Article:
Glaucoma Medications | Glaucoma Drugs

The most common remedy in glaucoma medications includes the use of eye drops in order to lower intraocular pressure and most of these glaucoma drugs work by reducing the aqueous humor that the eye produces or by causing the contraction of ciliary muscles which relieves the ductwork through which the fluid flows out of the eye.

At best, glaucoma eye drops are a nuisance and they are also very powerful and have a number of different side effects. k will mostly inhibit or stimulate certain functions of the eye, and in this article medications called cholinergic agents will be discussed.

Cholinergic glaucoma medications act by helping ocular fluid to flow more freely out of the eye, and pilocarpine and carbachol are two such glaucoma drugs which are of this category. Anti cholinesterase drugs can also be used by stimulating the nerve endings of the eye.

Pilocarpine is the most common and oldest glaucoma medication that is utilized, and its effects have been known since around the 1850s when I was brought to Paris from Brazil. The concentrations of this type of glaucoma drug can range up to 10%, with common doses of around 2%. Black individuals who have dark irises will have to take higher concentrations of these glaucoma eye drops in order to fully penetrate the eye.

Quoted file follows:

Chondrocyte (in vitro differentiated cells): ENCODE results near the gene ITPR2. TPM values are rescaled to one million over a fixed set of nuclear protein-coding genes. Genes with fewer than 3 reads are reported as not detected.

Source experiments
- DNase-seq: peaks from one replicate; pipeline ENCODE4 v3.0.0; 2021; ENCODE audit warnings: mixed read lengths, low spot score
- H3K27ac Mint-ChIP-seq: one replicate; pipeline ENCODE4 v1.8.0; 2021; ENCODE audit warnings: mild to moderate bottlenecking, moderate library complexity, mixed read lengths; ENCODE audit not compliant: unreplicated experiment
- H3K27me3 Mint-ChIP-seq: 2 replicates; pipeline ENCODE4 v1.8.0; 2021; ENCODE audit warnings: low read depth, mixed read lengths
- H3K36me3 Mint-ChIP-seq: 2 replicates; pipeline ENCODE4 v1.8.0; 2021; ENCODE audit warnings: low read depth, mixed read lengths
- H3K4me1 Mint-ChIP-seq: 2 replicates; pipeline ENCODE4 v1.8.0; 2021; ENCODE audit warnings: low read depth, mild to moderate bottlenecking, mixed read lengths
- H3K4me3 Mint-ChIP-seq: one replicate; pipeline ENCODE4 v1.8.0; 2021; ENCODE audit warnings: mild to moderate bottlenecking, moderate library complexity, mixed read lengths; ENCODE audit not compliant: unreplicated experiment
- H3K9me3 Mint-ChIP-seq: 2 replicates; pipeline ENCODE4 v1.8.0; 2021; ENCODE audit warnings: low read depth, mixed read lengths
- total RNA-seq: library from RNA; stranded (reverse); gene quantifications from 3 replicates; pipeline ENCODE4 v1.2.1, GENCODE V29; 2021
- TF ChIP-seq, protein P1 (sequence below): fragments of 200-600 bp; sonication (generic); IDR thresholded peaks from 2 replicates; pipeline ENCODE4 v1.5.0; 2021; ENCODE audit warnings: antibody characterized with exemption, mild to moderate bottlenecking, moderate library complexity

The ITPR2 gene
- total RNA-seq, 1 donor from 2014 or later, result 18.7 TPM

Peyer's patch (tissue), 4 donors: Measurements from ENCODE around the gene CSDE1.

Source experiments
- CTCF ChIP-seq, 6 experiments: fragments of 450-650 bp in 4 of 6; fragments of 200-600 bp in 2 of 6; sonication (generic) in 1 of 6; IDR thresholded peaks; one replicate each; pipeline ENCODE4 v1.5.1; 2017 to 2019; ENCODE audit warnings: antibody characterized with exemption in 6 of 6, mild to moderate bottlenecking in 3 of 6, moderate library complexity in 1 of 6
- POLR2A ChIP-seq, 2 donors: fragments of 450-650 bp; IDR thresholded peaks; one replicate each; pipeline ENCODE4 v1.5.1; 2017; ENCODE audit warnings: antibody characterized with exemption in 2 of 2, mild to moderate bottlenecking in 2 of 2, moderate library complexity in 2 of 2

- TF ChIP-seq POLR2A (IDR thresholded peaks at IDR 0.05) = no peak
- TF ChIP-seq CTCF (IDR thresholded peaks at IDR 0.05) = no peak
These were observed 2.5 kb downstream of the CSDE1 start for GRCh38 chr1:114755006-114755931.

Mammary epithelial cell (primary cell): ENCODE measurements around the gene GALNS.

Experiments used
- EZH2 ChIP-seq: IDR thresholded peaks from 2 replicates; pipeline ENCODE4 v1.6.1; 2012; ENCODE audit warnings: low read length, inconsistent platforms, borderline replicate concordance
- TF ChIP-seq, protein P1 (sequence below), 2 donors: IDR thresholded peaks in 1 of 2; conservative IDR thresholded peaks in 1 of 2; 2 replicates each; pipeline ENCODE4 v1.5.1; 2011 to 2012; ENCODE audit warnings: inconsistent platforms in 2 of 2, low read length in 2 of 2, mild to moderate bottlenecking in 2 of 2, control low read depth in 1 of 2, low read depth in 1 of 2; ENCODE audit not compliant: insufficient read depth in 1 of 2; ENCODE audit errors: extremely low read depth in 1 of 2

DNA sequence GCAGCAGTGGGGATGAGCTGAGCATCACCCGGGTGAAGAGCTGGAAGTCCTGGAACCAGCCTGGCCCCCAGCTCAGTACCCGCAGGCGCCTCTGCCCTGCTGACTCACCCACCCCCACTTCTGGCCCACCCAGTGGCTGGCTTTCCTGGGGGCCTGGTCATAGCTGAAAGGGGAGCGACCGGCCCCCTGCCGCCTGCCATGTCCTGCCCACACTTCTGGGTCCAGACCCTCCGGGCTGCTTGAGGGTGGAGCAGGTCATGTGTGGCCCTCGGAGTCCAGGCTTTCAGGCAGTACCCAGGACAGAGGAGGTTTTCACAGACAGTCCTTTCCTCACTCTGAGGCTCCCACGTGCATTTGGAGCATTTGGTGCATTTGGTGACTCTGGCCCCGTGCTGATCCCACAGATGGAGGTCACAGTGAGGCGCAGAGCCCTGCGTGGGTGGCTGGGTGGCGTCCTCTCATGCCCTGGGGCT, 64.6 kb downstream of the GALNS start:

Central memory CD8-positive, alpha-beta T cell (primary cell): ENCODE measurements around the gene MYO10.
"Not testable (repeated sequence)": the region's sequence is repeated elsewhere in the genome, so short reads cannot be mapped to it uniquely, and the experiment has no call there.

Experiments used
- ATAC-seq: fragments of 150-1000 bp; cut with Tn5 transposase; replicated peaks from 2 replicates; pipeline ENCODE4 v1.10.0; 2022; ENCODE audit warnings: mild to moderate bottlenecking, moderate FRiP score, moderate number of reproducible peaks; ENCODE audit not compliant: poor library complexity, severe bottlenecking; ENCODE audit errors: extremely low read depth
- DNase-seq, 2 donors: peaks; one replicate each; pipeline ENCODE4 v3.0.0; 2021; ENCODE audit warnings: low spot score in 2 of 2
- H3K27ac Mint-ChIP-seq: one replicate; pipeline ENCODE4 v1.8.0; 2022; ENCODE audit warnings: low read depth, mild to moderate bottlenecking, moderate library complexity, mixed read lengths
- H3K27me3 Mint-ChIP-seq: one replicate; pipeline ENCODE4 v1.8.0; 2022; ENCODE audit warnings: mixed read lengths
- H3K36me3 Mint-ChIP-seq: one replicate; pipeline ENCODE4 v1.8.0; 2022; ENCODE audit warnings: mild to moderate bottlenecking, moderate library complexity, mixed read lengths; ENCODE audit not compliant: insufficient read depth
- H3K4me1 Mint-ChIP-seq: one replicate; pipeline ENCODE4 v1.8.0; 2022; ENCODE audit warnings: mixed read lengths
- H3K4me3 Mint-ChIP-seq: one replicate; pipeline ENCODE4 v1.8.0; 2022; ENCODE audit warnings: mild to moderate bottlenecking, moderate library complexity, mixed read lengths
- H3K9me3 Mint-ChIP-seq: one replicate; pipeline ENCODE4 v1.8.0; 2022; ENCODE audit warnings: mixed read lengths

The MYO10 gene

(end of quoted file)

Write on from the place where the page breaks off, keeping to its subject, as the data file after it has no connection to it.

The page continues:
As you are sleeping, this glaucoma drug works by absorbing itself into the eye and is usually a tolerable medication for most individuals and one set of drops a day is usually sufficient, as it is a slow acting glaucoma medication.

Glaucoma drug side effects can include nausea, diarrhea, vomiting, sweating, and slowing of the heart.

Moving on to carbachol, this is a much stronger glaucoma drug which was discovered about 70 years ago, and is usually recommended when Pilocarpine fails. This glaucoma medication has to penetrate fairly deeply into the cornea in order to act, and it stimulates the ciliary muscle, causing aqueous fluid to be more easily forced out of the eye.

Carbachol is also used less frequently for glaucoma treatment, as it has a number of side effects such as headaches and giving the eyes a bloodshot appearance. It is also not a suitable treatment option for narrow angle glaucoma and long-term effects of this glaucoma drug can cause all sorts of side effects such as vomiting, diarrhea, bradycardia, and an increase in stomach acidity.

The anti cholinosterase drugs were actually used as pesticides during World War Two, but they are also found to have an effect on the parasynthetic nervous system and are incredibly useful in providing lower ocular pressure during glaucoma treatment. Unfortunately, the side effects for these type of glaucoma drugs can be quite extreme, involving cysts on the iris and numerous cataracts.

Retinal detachment and allergic skin reactions can also occur, in addition to more traditional side effects such as vomiting, diarrhea, dizziness, hypertension, and a whole host of other harmful potential drug interactions. Eating produce that contains pesticides can also have a harmful interaction with these types of glaucoma medications, so it is important to talk with a eye doctor before even considering such an extreme option.

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